issued there is a "strong temptation for people who consulted with the
inventor and provided him with materials and advice, to reconstruct, so
as to further their own position, the extent of their contribution to the
conception of the invention." Id. Accordingly, "[t]he burden of showing
misjoinder or nonjoinder of inventors is a heavy one and must be proved
by clear and convincing evidence." Id. (quoting Garrett Corp. v. United
States, 190 Ct.Cl. 858, 422 F.2d 874, 880 (1970)).
It is axiomatic that "[c]onception is the touchstone of inventorship."
Burroughs Wellcome Co. v. Barr Lab., Inc., 40 F.3d 1223, 1227-28
(Fed.Cir. 1994). "Conception is the formation in the mind of the
of a definite and permanent idea of the complete and operative
invention, as it is hereafter to be applied in practice." Ethicon, Inc.
v. United States Surgical Corp., 135 F.3d 1456, 1460 (Fed.Cir. 1998)
(citations and internal quotation marks omitted). "An idea is definite
and permanent when the inventor has a specific, settled idea, a
particular solution to the problem at hand, not just a general goal or
research plan he hopes to pursue." Burroughs Wellcome, 40 F.3d at 1228.
"Thus facts relevant to inventorship are those showing the conception of
the invention, for others may provide services in perfecting the
invention conceived by another without becoming an `inventor' by
operation of law." C.R. Bard, Inc. v. M3 Systems, Inc., 157 F.3d 1340,
1352 (Fed.Cir. 1998). The Federal Circuit has further explained that "the
critical question for joint conception is who conceived . . . the subject
matter of the claims at issue." Ethicon, 135 F.3d at 1460.
Correction of inventorship under section 256 is resolved by bench trial
and is not submitted to a jury. See Ethicon, Inc. v. United States
Surgical Corp., 921 F. Supp. 901, 904-05 (D.Conn. 1995), aff'd by
135 F.3d 1456 (Fed.Cir. 1998).
To establish priority of invention, a party must show: (1) possession
of every feature recited in the disputed claim; and (2) every limitation
of the claim was known to the inventor at the time of alleged invention.
Kridl v. McCormick, 105 F.3d 1446, 1449-50 (Fed.Cir. 1997). To establish
that the named inventor derived the invention from another, a party must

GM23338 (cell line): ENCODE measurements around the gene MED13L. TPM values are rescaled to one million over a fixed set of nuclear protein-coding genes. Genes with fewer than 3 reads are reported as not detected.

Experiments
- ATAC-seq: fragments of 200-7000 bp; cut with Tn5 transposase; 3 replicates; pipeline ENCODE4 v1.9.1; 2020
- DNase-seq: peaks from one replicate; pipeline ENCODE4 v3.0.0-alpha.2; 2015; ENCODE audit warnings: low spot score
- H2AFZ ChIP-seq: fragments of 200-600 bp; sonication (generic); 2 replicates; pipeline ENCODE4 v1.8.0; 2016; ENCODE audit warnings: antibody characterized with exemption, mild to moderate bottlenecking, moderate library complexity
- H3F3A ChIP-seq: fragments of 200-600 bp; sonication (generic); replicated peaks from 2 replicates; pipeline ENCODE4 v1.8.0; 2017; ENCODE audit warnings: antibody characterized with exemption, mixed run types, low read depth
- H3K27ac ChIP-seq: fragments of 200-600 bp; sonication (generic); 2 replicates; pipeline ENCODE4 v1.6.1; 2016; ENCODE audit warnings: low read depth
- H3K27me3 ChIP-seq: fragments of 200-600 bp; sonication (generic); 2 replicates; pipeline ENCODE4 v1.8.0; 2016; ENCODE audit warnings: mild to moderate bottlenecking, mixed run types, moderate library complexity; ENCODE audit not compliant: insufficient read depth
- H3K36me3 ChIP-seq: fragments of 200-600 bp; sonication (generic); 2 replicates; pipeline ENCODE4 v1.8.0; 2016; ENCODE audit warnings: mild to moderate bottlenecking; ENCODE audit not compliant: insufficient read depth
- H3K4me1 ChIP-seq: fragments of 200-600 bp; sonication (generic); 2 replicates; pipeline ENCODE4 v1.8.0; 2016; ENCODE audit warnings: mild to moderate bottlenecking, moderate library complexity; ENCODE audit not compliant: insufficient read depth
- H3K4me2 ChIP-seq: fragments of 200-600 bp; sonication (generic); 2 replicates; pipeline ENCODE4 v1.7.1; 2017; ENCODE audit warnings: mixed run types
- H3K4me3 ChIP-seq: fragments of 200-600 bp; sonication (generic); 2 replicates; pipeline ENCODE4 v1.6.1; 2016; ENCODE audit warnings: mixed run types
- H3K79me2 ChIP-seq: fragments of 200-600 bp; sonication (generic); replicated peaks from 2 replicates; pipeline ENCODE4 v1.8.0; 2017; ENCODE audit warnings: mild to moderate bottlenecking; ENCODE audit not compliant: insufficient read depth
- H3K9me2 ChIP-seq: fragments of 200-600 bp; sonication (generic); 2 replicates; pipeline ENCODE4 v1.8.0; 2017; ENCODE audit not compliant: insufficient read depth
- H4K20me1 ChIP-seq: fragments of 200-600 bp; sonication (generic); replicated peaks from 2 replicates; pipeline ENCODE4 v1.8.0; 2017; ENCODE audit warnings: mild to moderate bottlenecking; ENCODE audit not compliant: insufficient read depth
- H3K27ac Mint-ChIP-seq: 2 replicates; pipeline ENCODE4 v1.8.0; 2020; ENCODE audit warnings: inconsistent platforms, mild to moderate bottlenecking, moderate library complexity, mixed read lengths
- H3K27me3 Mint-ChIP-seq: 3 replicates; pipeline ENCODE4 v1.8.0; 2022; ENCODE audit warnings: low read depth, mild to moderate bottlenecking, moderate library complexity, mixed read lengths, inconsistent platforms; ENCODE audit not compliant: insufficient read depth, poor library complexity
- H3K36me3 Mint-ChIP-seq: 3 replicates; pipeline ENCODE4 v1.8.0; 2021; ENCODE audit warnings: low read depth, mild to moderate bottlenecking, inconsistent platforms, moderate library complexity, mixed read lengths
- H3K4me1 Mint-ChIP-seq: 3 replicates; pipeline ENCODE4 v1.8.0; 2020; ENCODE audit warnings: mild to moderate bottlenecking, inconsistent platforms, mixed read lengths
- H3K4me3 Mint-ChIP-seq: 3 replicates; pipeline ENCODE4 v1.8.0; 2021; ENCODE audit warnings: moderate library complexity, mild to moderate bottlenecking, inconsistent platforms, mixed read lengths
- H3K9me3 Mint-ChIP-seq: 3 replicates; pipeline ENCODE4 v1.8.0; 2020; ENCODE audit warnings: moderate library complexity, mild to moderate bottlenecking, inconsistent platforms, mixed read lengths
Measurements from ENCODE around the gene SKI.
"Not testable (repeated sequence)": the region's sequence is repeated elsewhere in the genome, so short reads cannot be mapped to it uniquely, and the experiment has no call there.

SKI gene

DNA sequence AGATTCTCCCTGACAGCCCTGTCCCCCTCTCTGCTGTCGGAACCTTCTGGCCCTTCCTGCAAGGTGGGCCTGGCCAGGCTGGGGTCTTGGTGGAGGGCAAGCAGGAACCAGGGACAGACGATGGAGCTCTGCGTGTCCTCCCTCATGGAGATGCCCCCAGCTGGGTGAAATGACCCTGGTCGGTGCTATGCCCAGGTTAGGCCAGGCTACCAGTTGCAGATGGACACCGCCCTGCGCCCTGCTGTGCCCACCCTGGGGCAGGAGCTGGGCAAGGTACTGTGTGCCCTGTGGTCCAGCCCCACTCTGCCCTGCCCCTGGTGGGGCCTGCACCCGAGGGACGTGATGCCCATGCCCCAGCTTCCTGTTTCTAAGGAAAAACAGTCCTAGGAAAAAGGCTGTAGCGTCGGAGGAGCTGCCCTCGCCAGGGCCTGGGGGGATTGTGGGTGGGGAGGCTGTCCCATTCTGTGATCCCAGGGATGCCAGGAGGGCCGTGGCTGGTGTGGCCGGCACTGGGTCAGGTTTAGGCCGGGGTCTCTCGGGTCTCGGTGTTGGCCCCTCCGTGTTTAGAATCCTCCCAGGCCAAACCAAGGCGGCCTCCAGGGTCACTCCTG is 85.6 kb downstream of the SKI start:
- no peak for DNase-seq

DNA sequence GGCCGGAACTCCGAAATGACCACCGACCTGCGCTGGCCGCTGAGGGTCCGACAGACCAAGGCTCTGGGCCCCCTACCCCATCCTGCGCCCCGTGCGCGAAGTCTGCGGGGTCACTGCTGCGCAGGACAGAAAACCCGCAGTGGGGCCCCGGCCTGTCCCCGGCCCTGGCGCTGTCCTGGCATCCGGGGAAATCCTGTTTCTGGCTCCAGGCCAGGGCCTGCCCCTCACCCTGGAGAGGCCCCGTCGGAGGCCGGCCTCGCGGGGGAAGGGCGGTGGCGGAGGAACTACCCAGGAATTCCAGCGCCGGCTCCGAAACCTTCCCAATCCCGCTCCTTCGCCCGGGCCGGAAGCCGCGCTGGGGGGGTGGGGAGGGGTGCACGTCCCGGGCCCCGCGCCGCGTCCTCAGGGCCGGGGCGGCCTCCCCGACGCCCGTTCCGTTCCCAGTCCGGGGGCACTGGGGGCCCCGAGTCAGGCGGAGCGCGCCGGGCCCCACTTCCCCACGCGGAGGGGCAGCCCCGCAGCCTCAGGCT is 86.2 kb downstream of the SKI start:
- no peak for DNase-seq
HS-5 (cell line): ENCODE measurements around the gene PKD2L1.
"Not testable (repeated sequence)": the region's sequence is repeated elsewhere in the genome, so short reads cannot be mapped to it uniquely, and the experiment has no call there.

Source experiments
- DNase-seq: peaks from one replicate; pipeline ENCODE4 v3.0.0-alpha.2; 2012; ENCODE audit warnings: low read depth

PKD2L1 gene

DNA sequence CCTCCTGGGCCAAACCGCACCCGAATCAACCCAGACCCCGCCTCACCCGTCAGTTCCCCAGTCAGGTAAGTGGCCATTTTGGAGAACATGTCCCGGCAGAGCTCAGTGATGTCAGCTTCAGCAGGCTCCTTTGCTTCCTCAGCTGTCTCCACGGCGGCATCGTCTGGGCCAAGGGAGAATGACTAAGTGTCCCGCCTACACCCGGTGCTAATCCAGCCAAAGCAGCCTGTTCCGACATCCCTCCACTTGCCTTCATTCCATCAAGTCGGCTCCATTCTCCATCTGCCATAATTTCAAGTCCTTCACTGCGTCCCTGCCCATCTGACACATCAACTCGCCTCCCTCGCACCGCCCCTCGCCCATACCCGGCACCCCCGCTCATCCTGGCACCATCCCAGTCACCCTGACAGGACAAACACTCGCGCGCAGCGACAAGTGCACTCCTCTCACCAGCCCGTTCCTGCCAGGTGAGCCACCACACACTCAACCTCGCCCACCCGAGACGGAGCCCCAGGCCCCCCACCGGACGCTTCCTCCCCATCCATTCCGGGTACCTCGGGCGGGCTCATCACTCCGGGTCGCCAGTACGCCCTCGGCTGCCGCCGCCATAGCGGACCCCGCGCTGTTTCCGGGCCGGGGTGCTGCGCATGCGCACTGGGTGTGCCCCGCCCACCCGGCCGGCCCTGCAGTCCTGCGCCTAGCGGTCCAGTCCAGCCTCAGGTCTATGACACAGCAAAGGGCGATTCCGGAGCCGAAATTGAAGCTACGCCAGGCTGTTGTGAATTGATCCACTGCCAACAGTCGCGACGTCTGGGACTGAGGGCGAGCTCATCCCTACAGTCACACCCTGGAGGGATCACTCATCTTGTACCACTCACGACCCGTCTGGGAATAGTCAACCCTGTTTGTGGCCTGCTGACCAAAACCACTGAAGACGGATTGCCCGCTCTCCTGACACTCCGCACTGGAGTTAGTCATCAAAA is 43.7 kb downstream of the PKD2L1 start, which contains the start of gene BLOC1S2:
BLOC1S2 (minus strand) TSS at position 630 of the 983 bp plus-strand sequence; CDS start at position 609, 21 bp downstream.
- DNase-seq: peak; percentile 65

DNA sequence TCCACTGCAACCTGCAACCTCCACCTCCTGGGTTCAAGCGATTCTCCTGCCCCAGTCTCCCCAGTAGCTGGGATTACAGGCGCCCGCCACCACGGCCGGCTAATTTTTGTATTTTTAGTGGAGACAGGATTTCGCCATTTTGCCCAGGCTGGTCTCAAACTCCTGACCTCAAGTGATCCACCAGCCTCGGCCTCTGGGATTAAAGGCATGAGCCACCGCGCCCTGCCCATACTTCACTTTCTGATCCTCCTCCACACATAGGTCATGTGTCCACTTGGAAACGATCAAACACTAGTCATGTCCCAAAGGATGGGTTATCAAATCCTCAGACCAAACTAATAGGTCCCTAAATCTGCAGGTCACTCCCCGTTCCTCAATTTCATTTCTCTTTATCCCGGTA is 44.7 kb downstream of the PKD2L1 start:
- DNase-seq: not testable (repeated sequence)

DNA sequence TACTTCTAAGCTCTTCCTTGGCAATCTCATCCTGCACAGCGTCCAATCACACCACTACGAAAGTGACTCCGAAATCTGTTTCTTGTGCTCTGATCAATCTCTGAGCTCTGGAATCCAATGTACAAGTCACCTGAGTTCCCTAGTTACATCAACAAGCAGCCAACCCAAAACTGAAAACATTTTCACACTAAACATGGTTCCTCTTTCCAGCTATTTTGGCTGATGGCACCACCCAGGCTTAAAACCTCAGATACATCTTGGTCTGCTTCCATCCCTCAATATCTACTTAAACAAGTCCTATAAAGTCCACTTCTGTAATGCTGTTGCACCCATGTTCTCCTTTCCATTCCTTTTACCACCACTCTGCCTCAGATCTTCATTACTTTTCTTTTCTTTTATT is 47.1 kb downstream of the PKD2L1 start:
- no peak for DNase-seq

show; (1) prior conception of the claimed subject matter, and (2)
communication of the conception to the named inventor. Price v. Symsek,
988 F.2d 1187, 1190 (Fed.Cir. 1993). "While the ultimate question of
whether a patentee derived an invention from another is one of fact, the
determination of whether there was a prior conception is a question of
law, which is based upon subsidiary factual findings." Id. (citations
"[A]n inventor's testimony respecting the facts surrounding a claim of
derivation or priority of invention cannot, standing alone, rise to the
level of clear and convincing proof." Id. at 1194. An alleged inventor
must supply independent evidence to corroborate the essential aspects of
his testimony. See Woodland Trust v. Flowertree Nursery, Inc.,
148 F.3d 1368, 1371 (Fed.Cir. 1998). Whether the proffered evidence
sufficiently corroborates the alleged inventor's testimony is evaluated
under a "rule of reason" standard. Price, 988 F.2d at 1195 ("An
evaluation of all pertinent evidence must be made so that a sound
determination of the credibility of the [alleged] inventor's story may be
reached."). Of course, "there need not be corroboration for every factual
issue contested by the parties." Ethicon, 135 F.3d at 1464. Still "the
[alleged] inventor's testimony requires corroboration before it can be
considered," Price, 988 F.2d at 1195, and he "must provide clear and
convincing evidence of supporting facts, including corroborating
evidence." C.R. Bard, 157 F.3d at 1353. ...